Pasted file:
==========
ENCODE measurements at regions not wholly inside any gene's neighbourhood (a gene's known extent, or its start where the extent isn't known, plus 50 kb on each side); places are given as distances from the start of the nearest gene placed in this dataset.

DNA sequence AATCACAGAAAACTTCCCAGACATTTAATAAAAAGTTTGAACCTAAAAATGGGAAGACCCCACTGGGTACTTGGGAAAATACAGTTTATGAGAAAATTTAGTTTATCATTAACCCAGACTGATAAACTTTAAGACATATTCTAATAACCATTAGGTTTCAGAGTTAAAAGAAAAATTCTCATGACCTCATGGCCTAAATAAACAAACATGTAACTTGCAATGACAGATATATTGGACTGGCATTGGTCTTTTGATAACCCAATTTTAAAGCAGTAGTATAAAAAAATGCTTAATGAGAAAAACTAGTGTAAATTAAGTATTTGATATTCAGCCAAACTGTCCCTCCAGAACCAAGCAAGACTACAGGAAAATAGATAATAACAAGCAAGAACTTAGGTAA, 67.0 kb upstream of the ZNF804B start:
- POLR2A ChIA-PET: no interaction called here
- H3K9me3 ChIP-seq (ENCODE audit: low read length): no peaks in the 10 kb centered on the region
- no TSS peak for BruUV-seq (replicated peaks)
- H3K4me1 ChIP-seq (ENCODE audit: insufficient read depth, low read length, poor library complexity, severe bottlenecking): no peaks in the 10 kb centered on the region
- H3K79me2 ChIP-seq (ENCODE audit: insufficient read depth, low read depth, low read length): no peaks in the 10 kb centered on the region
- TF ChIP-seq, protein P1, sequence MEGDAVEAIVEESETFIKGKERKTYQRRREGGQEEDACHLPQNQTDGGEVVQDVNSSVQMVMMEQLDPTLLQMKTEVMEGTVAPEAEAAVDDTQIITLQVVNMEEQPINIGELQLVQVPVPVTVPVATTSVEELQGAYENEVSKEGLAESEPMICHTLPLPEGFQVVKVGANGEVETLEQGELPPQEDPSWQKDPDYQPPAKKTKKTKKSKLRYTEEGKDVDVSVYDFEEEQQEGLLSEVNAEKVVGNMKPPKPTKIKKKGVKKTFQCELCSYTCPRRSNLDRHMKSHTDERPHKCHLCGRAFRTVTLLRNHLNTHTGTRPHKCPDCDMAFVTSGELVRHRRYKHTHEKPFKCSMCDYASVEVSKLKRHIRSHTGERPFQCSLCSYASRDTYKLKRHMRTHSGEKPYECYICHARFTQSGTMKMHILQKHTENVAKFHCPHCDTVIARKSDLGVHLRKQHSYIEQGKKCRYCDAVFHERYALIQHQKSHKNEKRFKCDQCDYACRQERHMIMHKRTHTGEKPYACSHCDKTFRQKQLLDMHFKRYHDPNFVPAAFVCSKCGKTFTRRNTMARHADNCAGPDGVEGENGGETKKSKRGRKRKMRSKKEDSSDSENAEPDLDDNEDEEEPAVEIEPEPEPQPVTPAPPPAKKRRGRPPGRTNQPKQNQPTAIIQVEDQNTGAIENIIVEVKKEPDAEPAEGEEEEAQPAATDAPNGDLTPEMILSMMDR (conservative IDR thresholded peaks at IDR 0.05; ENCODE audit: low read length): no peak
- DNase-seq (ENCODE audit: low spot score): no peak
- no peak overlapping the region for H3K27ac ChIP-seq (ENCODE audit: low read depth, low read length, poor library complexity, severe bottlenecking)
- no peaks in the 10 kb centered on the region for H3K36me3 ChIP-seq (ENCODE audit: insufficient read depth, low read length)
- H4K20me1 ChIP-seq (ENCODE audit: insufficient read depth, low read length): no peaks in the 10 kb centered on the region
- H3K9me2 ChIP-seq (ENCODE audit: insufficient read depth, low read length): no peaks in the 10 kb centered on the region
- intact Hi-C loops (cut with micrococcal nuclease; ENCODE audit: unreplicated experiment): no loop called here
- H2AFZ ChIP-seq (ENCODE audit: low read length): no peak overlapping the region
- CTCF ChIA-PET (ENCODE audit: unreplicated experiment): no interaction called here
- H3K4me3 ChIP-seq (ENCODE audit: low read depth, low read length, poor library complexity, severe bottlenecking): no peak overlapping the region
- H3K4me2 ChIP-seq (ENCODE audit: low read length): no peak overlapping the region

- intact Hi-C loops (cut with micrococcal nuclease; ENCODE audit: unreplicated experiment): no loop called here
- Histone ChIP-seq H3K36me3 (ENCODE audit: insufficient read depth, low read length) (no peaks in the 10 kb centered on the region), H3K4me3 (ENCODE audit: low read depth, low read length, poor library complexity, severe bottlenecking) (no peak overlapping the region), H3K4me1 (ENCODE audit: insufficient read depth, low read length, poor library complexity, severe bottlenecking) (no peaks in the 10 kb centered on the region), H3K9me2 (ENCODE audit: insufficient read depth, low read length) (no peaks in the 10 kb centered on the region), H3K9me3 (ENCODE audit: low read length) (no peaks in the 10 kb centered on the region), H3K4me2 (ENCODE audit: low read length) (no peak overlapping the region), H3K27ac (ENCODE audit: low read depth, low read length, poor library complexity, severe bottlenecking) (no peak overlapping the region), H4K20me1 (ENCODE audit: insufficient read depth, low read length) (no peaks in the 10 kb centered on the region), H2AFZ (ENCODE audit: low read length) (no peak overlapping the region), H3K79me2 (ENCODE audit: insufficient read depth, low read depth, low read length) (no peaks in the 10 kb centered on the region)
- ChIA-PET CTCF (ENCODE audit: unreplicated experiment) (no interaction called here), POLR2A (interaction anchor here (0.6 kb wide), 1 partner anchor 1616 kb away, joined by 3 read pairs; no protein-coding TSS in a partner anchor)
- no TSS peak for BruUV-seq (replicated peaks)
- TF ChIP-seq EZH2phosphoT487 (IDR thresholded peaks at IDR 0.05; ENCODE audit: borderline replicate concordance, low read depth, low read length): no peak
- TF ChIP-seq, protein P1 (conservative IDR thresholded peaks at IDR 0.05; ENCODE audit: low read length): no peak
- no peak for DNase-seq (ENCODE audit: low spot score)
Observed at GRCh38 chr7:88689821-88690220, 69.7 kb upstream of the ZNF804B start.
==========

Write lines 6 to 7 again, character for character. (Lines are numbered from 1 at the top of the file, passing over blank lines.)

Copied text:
- H3K4me1 ChIP-seq (ENCODE audit: insufficient read depth, low read length, poor library complexity, severe bottlenecking): no peaks in the 10 kb centered on the region
- H3K79me2 ChIP-seq (ENCODE audit: insufficient read depth, low read depth, low read length): no peaks in the 10 kb centered on the region